The 150th edition of Wisden Cricketers' Almanack published yesterday warned that the Ashes would be "stretched to their limit" as a result of numerous upcoming series between England and Australia.
Cricket's oldest rivals - who played the first cricket test in 1877 - meet 10 times in the now five-day format from July 2013, with a series in England, to January 2014, by which time they will be on Australian soil.
Traditionally, Ashes series have been staged twice every four years in England, with series in Australia taking place every 18 months or so within that period.
Most recently, England won the 2009 Ashes on home soil before retaining them in Australia in 2010-11.
The change in the schedule has come about as a result of England's desire not to face the rigours of an Ashes tour immediately before a World Cup, as is currently the case.
England have never won the World Cup, the global game's major 50-overs tournament, usually staged every four years.
But in his notes to this year's edition, Wisden editor Lawrence Booth warned: "Over the next three years, one of the most durable encounters in all sport will be stretched to its limit.
"Administrators will point to full houses as proof that all is well. But a little of the magic will be lost," he wrote.
"By the end of the 2015 Ashes, the Australians will have visited this country [England] for bilateral series five summers out of seven.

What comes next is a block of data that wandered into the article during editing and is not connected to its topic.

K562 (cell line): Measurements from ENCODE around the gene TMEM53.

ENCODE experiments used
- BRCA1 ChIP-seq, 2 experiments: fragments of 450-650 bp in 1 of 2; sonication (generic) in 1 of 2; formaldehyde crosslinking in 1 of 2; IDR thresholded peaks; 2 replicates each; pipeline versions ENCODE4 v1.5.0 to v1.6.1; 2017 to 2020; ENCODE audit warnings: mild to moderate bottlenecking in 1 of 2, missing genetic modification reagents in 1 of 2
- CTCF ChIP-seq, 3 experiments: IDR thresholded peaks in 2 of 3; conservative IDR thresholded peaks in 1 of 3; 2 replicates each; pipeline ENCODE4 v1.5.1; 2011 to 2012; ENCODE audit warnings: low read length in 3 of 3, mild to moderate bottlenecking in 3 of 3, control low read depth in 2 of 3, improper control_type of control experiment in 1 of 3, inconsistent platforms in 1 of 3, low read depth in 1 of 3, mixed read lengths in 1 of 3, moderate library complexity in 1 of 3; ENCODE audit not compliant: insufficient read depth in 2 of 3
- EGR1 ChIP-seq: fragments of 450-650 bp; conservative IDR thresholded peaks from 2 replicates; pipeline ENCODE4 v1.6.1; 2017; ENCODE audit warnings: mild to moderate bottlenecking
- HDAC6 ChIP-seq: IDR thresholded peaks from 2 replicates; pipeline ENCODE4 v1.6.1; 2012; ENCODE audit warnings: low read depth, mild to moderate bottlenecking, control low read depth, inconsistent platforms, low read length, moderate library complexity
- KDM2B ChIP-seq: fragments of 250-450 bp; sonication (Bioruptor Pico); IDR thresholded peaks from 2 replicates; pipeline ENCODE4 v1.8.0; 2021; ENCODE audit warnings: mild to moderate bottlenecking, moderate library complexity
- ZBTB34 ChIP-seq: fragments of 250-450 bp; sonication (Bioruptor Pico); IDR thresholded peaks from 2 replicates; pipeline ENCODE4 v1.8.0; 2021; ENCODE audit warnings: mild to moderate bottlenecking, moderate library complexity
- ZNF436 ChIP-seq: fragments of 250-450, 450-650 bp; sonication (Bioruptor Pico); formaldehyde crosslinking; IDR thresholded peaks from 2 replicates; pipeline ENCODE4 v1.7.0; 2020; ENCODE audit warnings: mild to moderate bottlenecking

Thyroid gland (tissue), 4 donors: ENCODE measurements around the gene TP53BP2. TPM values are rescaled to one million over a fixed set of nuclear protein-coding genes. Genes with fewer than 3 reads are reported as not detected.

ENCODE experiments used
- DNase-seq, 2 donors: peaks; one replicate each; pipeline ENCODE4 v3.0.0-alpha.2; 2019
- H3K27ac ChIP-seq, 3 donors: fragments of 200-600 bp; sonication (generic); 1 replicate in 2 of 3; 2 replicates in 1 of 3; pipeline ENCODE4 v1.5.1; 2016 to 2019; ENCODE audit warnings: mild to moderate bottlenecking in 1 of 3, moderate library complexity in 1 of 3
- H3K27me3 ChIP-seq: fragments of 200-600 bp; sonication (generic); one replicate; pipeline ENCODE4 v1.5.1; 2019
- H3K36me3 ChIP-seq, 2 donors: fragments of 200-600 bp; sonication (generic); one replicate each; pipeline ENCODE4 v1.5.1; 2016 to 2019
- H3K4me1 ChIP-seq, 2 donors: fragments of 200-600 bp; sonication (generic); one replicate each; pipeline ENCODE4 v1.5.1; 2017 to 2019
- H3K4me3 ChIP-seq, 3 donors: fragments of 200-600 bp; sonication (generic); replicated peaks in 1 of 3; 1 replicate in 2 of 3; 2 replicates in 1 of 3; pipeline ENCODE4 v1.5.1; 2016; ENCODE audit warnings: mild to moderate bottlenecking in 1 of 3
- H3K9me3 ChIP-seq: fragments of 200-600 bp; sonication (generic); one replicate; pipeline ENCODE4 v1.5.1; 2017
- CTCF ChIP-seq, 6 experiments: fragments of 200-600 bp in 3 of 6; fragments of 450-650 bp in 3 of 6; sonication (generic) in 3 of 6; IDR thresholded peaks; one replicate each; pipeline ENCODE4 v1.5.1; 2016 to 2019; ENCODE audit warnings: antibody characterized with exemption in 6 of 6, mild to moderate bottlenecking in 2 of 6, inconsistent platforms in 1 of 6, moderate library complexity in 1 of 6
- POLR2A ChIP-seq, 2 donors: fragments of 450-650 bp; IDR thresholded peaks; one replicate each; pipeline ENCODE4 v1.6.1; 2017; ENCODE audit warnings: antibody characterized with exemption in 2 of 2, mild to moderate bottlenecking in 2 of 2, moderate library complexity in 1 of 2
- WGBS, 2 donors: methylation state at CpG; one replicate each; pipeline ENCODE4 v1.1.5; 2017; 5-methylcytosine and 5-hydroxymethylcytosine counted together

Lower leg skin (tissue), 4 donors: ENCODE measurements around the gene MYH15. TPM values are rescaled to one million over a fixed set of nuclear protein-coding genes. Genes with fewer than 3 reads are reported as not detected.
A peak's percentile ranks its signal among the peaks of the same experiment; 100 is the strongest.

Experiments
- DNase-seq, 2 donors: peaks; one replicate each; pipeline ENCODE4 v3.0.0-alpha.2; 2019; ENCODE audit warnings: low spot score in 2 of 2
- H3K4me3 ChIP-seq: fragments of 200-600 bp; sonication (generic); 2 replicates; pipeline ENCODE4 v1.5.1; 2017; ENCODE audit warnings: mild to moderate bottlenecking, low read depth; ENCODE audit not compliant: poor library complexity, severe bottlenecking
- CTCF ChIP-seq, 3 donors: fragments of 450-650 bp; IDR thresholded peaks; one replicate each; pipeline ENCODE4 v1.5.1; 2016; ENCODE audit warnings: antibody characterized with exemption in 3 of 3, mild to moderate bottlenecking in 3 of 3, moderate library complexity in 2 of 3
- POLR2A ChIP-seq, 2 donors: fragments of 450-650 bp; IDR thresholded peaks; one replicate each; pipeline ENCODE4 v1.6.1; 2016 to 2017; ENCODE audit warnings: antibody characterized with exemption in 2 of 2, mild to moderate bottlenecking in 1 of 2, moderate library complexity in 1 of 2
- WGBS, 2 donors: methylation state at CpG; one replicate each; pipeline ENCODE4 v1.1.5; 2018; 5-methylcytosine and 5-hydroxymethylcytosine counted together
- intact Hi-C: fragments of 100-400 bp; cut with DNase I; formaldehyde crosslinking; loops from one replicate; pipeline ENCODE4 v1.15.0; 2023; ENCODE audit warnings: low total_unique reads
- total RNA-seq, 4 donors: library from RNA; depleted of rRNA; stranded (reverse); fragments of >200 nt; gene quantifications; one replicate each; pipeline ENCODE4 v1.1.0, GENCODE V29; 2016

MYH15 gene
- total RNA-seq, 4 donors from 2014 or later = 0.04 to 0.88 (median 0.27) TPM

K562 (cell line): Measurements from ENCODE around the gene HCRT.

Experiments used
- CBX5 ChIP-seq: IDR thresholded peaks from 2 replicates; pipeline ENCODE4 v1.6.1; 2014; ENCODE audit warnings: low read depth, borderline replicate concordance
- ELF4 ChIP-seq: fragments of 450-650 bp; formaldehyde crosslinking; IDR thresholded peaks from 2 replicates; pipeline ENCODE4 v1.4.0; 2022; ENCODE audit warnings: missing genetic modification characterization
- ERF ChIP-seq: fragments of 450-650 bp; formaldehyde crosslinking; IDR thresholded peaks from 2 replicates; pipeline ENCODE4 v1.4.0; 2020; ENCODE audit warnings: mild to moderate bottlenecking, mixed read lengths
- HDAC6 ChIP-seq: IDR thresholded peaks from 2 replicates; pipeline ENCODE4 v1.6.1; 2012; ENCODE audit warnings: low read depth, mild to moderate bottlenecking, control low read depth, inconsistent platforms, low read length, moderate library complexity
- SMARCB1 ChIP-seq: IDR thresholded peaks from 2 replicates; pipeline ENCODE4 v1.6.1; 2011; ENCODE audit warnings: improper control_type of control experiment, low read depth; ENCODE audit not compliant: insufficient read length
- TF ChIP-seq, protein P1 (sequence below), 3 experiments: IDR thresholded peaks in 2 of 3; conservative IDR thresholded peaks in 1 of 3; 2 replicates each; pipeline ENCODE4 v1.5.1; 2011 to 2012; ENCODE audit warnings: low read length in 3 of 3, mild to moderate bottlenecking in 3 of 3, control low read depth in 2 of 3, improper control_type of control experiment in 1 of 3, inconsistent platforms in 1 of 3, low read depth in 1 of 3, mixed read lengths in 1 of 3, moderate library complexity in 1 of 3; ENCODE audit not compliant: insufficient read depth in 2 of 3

"Part of the charm of the big series resides in the sense of occasion. But 10 straight tests will be less of an occasion, more of a routine. And if the cycle of two series every four years against Australia was disturbed to spare England winters containing both an Ashes and a World Cup, then no such excuse can be made for Australia's return here [England] in 2015."
Meanwhile, South Africa's successful tour of England in 2012 saw three of their star players - batsman Hashim Amla, all-rounder Jacques Kallis and fast bowler Dale Steyn - named among Wisden's five Cricketers of the Year.
The other two winners of this year's award were England batsman Nick Compton, who was honoured for his county exploits with Somerset, and the West Indies' Marlon Samuels.
Compton joins his celebrated grandfather and England batting great Denis, who earned the accolade in 1939.